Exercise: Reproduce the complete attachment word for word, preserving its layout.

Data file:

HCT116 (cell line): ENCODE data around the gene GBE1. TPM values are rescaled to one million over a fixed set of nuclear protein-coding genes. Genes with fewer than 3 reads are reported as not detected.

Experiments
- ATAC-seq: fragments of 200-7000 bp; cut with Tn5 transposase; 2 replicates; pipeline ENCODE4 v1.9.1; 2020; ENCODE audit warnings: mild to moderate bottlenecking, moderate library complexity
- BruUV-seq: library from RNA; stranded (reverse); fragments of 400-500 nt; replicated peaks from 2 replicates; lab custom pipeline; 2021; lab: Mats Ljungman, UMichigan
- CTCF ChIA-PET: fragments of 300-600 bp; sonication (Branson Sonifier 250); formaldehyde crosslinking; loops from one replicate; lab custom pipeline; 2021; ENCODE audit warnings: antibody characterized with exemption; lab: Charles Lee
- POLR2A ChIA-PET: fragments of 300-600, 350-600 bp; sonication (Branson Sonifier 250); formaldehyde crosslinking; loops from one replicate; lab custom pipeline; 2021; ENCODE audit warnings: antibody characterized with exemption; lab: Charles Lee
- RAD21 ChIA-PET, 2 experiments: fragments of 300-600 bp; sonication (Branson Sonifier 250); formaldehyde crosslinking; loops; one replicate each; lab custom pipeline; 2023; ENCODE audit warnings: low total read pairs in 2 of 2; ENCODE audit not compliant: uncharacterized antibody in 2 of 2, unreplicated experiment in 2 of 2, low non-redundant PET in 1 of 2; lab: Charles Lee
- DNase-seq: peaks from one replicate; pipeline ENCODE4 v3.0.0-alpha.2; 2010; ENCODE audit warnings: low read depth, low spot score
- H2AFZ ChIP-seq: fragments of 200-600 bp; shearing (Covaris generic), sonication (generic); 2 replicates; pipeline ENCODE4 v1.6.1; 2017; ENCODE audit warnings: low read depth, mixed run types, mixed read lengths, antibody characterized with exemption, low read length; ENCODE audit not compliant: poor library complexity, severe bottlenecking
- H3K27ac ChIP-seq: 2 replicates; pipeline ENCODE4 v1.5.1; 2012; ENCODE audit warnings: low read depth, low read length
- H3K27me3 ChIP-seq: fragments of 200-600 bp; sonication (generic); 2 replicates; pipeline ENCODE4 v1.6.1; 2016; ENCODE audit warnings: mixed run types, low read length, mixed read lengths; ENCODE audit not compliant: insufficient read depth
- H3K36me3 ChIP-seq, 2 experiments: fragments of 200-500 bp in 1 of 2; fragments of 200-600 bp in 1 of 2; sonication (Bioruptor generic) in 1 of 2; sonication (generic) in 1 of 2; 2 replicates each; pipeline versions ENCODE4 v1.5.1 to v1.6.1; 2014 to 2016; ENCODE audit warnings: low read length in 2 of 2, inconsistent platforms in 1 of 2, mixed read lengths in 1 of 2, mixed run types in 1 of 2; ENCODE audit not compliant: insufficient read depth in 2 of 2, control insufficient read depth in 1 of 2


HCT116 (cell line): ENCODE data around the gene GBE1. TPM values are rescaled to one million over a fixed set of nuclear protein-coding genes. Genes with fewer than 3 reads are reported as not detected.

Experiments
- ATAC-seq: fragments of 200-7000 bp; cut with Tn5 transposase; 2 replicates; pipeline ENCODE4 v1.9.1; 2020; ENCODE audit warnings: mild to moderate bottlenecking, moderate library complexity
- BruUV-seq: library from RNA; stranded (reverse); fragments of 400-500 nt; replicated peaks from 2 replicates; lab custom pipeline; 2021; lab: Mats Ljungman, UMichigan
- CTCF ChIA-PET: fragments of 300-600 bp; sonication (Branson Sonifier 250); formaldehyde crosslinking; loops from one replicate; lab custom pipeline; 2021; ENCODE audit warnings: antibody characterized with exemption; lab: Charles Lee
- POLR2A ChIA-PET: fragments of 300-600, 350-600 bp; sonication (Branson Sonifier 250); formaldehyde crosslinking; loops from one replicate; lab custom pipeline; 2021; ENCODE audit warnings: antibody characterized with exemption; lab: Charles Lee
- RAD21 ChIA-PET, 2 experiments: fragments of 300-600 bp; sonication (Branson Sonifier 250); formaldehyde crosslinking; loops; one replicate each; lab custom pipeline; 2023; ENCODE audit warnings: low total read pairs in 2 of 2; ENCODE audit not compliant: uncharacterized antibody in 2 of 2, unreplicated experiment in 2 of 2, low non-redundant PET in 1 of 2; lab: Charles Lee
- DNase-seq: peaks from one replicate; pipeline ENCODE4 v3.0.0-alpha.2; 2010; ENCODE audit warnings: low read depth, low spot score
- H2AFZ ChIP-seq: fragments of 200-600 bp; shearing (Covaris generic), sonication (generic); 2 replicates; pipeline ENCODE4 v1.6.1; 2017; ENCODE audit warnings: low read depth, mixed run types, mixed read lengths, antibody characterized with exemption, low read length; ENCODE audit not compliant: poor library complexity, severe bottlenecking
- H3K27ac ChIP-seq: 2 replicates; pipeline ENCODE4 v1.5.1; 2012; ENCODE audit warnings: low read depth, low read length
- H3K27me3 ChIP-seq: fragments of 200-600 bp; sonication (generic); 2 replicates; pipeline ENCODE4 v1.6.1; 2016; ENCODE audit warnings: mixed run types, low read length, mixed read lengths; ENCODE audit not compliant: insufficient read depth
- H3K36me3 ChIP-seq, 2 experiments: fragments of 200-500 bp in 1 of 2; fragments of 200-600 bp in 1 of 2; sonication (Bioruptor generic) in 1 of 2; sonication (generic) in 1 of 2; 2 replicates each; pipeline versions ENCODE4 v1.5.1 to v1.6.1; 2014 to 2016; ENCODE audit warnings: low read length in 2 of 2, inconsistent platforms in 1 of 2, mixed read lengths in 1 of 2, mixed run types in 1 of 2; ENCODE audit not compliant: insufficient read depth in 2 of 2, control insufficient read depth in 1 of 2